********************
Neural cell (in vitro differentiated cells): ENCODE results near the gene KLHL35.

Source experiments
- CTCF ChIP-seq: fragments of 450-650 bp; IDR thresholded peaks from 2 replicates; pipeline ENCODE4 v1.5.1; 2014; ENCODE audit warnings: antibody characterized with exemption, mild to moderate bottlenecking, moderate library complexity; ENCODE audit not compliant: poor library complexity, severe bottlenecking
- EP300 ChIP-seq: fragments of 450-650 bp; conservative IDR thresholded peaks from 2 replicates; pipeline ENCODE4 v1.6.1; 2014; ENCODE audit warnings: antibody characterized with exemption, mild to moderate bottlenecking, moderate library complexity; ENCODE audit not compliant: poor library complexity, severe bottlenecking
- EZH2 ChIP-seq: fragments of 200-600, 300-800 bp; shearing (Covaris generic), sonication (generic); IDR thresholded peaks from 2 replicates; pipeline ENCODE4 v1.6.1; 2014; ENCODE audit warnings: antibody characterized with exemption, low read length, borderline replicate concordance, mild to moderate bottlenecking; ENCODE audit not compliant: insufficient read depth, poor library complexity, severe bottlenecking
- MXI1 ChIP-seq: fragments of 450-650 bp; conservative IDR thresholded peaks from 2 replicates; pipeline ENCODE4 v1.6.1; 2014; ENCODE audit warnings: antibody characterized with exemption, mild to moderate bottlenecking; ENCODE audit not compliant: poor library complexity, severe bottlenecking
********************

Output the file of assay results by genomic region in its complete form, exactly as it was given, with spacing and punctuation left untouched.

Neural cell (in vitro differentiated cells): ENCODE results near the gene KLHL35.

Source experiments
- CTCF ChIP-seq: fragments of 450-650 bp; IDR thresholded peaks from 2 replicates; pipeline ENCODE4 v1.5.1; 2014; ENCODE audit warnings: antibody characterized with exemption, mild to moderate bottlenecking, moderate library complexity; ENCODE audit not compliant: poor library complexity, severe bottlenecking
- EP300 ChIP-seq: fragments of 450-650 bp; conservative IDR thresholded peaks from 2 replicates; pipeline ENCODE4 v1.6.1; 2014; ENCODE audit warnings: antibody characterized with exemption, mild to moderate bottlenecking, moderate library complexity; ENCODE audit not compliant: poor library complexity, severe bottlenecking
- EZH2 ChIP-seq: fragments of 200-600, 300-800 bp; shearing (Covaris generic), sonication (generic); IDR thresholded peaks from 2 replicates; pipeline ENCODE4 v1.6.1; 2014; ENCODE audit warnings: antibody characterized with exemption, low read length, borderline replicate concordance, mild to moderate bottlenecking; ENCODE audit not compliant: insufficient read depth, poor library complexity, severe bottlenecking
- MXI1 ChIP-seq: fragments of 450-650 bp; conservative IDR thresholded peaks from 2 replicates; pipeline ENCODE4 v1.6.1; 2014; ENCODE audit warnings: antibody characterized with exemption, mild to moderate bottlenecking; ENCODE audit not compliant: poor library complexity, severe bottlenecking